The published report of the Chippewa Commission notes that "at Red Lake, the assent of all the Indians to the agreement was obtained, except a few called 'pagans' ..."[xxxvi]  The unpublished signature rolls[xxxvii] show that all of the "X" marks alleged to have been made by the Ahnishinahbæótjibway were written by the same person, although some of the Chippewa Indians appear to have actually signed the document.  The Ahnishinahbæótjibway did not agree to the Act of January 14, 1889, nor have we ever agreed to other land cessions.  We cannot sell Grandmother Earth nor Grandfather Midé.

            The subsequent lawsuits[xxxviii] claiming to clear the fraud inherent in the Nelson Act were brought by the United States Government against itself: in the persona of the 1934 Indian Reorganization Act (I.R.A.) "Red Lake Band of Chippewa Indians" established by the United States Government, v. the United States Government.  Because the people who comprise the I.R.A. Tribal Council are Chippewa Indian descendants of those packed onto Red Lake under by the Minnesota Chippewa Commission, the Indian plaintiffs agreed to what was called "Exception 41:"[xxxix]

            By Exception 41, the Red Lake Band does not contend that the Nelson Act is void.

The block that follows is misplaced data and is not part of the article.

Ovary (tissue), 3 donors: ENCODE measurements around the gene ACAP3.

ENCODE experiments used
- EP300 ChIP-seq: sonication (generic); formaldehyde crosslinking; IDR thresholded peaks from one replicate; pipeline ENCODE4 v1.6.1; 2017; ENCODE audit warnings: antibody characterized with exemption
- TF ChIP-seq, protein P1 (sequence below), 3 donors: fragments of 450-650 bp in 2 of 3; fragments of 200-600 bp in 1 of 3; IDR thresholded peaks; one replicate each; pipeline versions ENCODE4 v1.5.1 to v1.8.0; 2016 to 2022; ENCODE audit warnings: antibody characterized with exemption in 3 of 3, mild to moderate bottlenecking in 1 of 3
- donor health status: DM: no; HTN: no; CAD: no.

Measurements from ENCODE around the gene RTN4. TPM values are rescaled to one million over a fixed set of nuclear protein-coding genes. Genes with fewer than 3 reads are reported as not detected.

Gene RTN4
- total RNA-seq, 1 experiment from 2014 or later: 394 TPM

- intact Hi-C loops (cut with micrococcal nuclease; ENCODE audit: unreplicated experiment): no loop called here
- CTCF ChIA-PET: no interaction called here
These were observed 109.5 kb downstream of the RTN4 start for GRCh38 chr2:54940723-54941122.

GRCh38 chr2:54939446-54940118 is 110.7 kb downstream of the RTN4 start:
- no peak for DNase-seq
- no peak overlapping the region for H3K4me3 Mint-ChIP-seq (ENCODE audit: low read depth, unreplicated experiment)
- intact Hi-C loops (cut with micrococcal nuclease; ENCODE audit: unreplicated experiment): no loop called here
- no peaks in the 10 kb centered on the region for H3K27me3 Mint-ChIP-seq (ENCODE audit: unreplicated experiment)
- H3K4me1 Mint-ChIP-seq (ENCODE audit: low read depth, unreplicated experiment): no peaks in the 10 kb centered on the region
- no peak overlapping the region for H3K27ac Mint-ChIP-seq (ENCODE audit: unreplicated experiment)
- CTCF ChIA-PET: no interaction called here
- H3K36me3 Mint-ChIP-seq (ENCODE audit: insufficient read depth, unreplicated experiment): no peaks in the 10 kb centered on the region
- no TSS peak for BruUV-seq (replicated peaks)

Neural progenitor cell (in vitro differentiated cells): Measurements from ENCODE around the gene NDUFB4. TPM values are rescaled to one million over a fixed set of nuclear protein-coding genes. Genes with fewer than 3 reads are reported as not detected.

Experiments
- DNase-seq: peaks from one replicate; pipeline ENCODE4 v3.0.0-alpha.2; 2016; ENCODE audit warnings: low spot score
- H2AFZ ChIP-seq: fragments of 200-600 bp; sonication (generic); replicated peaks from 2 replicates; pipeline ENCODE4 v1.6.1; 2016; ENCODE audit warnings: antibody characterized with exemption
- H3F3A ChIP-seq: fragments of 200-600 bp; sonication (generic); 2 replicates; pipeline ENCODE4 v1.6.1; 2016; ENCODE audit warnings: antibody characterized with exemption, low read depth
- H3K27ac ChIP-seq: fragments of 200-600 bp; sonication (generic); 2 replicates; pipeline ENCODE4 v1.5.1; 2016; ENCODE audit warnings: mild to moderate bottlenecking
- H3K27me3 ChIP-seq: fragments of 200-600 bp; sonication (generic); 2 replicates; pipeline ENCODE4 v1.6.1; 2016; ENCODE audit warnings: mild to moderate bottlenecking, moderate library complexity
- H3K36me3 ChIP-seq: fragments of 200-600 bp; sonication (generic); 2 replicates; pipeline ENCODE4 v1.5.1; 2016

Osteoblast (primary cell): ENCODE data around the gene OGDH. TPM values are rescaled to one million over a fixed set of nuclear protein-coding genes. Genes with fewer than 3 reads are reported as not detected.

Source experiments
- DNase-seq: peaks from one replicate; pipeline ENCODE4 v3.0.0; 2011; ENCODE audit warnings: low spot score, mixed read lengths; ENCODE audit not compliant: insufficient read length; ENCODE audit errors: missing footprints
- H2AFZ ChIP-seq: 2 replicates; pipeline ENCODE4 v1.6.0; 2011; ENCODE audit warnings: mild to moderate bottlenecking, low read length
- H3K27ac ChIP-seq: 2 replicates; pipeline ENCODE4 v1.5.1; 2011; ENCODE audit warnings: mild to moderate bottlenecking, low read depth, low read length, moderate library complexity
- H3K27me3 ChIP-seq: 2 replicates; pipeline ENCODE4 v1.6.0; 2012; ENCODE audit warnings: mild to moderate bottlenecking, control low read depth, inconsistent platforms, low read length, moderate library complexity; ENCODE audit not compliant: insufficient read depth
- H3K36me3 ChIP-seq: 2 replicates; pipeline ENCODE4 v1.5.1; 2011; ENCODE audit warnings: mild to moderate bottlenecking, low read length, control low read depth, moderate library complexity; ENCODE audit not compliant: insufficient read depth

The legal brief of this case also observes that if it were required:[xl]

            that a statute or treaties, in and of itself, may not be less than fair and honorable ... a host of treaties of cession would be void ab initio.a

            The White man has written volumes and volumes of history, treaties and agreements, laws, and bureaucratic regulations for the Indians, and has tried to include the Aboriginal Indigenous peoples under the same fabricated identity as Indians.  The Ahnishinahbæótjibway are not, and have never been, Indians.

 

The General Allotment Act

            The General Allotment Act, sponsored by the same Senator Dawes who was advocating genocide at the Lake Mohonk Conference, was passed by the United States Congress on February 8, 1887.  This Act of Congress followed the pattern of previous piecemeal allotment clauses in various Indian treaties and agreements.  The provisions of the Dawes Allotment Act include "allotment in severalty," meaning that the land which had been held jointly by Aboriginal Indigenous people would, under the alleged eminent domain of the United States (claimed under Roman imperial law), be broken up into allotments, individual land-holdings of 180 acres or less, issued to Indians by the United States Govern­ment.  The land designated by the White man as "surplus land" on the Reservations was opened to White settlement, with some of the income from the sale of this land by the U.S. to be used for what U.S. policy-makers described as the civiliza­tion of Indians, including kidnapping Aboriginal Indigenous children from their homes into the boarding schools.